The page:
Rugby in the U.S. has many challenges shared by other sports – money, sponsorship, field availability, coaches, etc. However, I think one of the largest challenges American rugby fans and players face is that we are not in Europe. We haven’t lived with rugby as part of our norm, part of our culture. Our kids throw baseballs and footballs, not rugby balls. My goal is to normalize rugby, make it part of our conversation, and make it something people want to watch and, better yet, play. We can’t get lots of kids playing rugby if they or their parents have never heard of it, or if their parents don’t agree that it’s a good thing. How do we do this on a limited rugby budget? I practice what I call “Random Acts of Rugby PR” whenever and wherever I can. I’m sure it probably annoys some people, but I don’t really care.
Rugby fans and players are among some of the most passionate of any sport I’ve witnessed. All sports have fans, and some of those fans are enthusiastic. But rugby has the most enthusiastic fan support overall. THIS is our capital to spread the word of rugby. Rugby fans and players are our best ambassadors to grow our sport and we don’t need a lot of money to do it. We need lots of Random Acts of Rugby PR!
Here are some examples of how I do this on a daily basis:
Yesterday, my pool was filled. The gentleman delivering the water and I were making conversation, and he asked what I did. I responded, “I stay at home, volunteer at school and try to promote rugby as much as possible.” I suggested he could play with our local men’s team, and then probably went into too much length about how he could catch matches on TV. I don’t care; now he’s heard about rugby and knows it’s not some foreign sport. It’s RIGHT HERE in Indiana.
On Facebook, I don’t post a lot, but I do repost a LOT of rugby pictures or news. Probably too much, but again, I don’t care. Guess who knows I like rugby and that it’s played here? All my Facebook friends.
When I’m out and about, I sometimes will wear a Bishop Dwenger (our high school) rugby t-shirt, or a Rugby Indiana “Mom Squad” t-shirt. Sometimes I have to break out the baseball hat and when I do, I try to wear my son’s Indiana University Rugby hat. Why? Because it brings rugby up in conversation and puts the word in their heads. I like to think I look fairly average. By this, I mean, you can clearly tell that I do not lift weights or run 5 miles a day. I don’t play rugby, but I’m wearing the shirt, so it must be okay with me. If one of my kids is with me, even better! Hey, a mom who likes rugby! It “must not be so bad”!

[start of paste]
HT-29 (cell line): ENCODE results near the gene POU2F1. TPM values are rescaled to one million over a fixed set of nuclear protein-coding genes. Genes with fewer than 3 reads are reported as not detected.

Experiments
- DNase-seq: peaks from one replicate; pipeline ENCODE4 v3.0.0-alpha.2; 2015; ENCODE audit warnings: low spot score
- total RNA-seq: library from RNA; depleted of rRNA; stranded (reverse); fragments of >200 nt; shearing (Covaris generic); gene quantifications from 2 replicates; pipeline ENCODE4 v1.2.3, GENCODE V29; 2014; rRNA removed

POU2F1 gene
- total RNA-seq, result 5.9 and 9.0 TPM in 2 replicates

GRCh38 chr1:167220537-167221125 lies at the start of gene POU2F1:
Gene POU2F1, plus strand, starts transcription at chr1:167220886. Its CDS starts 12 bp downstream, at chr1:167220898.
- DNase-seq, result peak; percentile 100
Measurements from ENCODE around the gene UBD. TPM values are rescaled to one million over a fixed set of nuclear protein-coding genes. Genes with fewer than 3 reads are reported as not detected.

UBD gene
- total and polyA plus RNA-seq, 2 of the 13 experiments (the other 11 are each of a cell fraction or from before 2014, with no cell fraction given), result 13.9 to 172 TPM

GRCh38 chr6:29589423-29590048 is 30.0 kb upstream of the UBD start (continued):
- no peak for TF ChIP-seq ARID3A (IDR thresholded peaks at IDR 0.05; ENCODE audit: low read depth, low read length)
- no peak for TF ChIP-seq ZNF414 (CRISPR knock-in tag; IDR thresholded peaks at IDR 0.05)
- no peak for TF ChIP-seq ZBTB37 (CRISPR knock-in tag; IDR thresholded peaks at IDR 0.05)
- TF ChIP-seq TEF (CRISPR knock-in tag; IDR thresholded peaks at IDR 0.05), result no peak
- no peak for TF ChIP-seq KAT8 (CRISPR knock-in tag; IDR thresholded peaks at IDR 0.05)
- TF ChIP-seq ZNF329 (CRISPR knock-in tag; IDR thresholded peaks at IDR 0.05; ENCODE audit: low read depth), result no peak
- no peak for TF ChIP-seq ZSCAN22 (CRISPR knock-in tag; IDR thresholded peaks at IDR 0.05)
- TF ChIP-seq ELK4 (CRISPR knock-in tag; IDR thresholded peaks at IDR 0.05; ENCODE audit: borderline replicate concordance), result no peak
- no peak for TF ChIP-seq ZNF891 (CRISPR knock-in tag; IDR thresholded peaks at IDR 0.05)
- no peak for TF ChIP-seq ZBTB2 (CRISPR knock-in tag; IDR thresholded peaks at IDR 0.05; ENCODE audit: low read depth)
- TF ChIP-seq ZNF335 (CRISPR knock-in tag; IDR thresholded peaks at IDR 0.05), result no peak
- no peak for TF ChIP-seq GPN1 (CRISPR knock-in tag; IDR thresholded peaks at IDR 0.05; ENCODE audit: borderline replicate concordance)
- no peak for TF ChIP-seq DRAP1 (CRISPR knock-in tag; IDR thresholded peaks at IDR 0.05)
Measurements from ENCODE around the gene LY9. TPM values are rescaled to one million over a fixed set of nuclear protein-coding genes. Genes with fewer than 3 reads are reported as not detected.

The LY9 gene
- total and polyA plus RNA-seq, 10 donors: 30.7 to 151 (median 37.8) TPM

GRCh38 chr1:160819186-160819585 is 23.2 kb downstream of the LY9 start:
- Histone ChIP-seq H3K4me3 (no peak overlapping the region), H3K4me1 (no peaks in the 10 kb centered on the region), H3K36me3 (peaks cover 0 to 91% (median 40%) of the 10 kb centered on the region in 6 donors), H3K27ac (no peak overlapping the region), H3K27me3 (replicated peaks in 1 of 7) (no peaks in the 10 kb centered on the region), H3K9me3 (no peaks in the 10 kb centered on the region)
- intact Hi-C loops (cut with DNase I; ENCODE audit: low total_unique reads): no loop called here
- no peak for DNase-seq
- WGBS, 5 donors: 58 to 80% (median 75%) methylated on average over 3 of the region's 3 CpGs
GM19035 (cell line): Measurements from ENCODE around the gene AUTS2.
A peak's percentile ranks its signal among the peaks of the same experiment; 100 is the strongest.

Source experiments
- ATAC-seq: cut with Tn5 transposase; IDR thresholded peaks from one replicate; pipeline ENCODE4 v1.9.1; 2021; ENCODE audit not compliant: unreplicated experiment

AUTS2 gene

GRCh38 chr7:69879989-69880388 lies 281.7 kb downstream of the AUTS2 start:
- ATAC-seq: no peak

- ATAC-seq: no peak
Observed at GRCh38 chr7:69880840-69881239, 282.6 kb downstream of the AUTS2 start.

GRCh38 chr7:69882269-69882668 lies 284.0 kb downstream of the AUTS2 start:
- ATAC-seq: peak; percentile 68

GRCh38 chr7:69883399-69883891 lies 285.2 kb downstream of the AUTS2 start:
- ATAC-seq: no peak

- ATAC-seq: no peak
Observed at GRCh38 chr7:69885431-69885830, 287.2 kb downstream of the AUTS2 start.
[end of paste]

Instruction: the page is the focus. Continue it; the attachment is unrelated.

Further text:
When I see our school principal, I invite him to watch our high school rugby team. In fact, when he sees me, he nearly always mentions rugby! He knows that I’m the one who sends him our rugby schedule, who invites him to matches, and who has asked to have a match on our football field. (I’m sure others have done these things, too, but maybe I’m the most persistent.)
Why say you need to pick up kids from practice, when you can say that you need to pick up kids from RUGBY practice? Specifying rugby gets that word in there. I’ve also been known to mention going to buy rugby shoes (instead of just “shoes”), etc.
Oh, and today at the Verizon Wireless store, I told Jake, the Verizon rep, that I needed NBC Universal Sports on any TV package they offered…. so I could watch rugby :).
How does this help? Well, at a “power mom” coffee at my kids’ high school the other day, my friend who was leading the group pointed to a mom and said, “How about you getting the cross country team to have a table?” Then, when she looked at me, she said, “And you could put a rugby table together.” Bingo!! All of this subtle mentioning of rugby has put the idea in non-rugby heads that this is something WE DO HERE.
Crazy? Maybe. But I don’t think so when my goal is for rugby to be introduced to every child in our country. Give a child a rugby ball, teach them how to use it, teach them the rules of the game, and they’ll take it from there. Kids love rugby. It’s up to us to practice Random Acts of Rugby PR to ensure they get the chance to play it.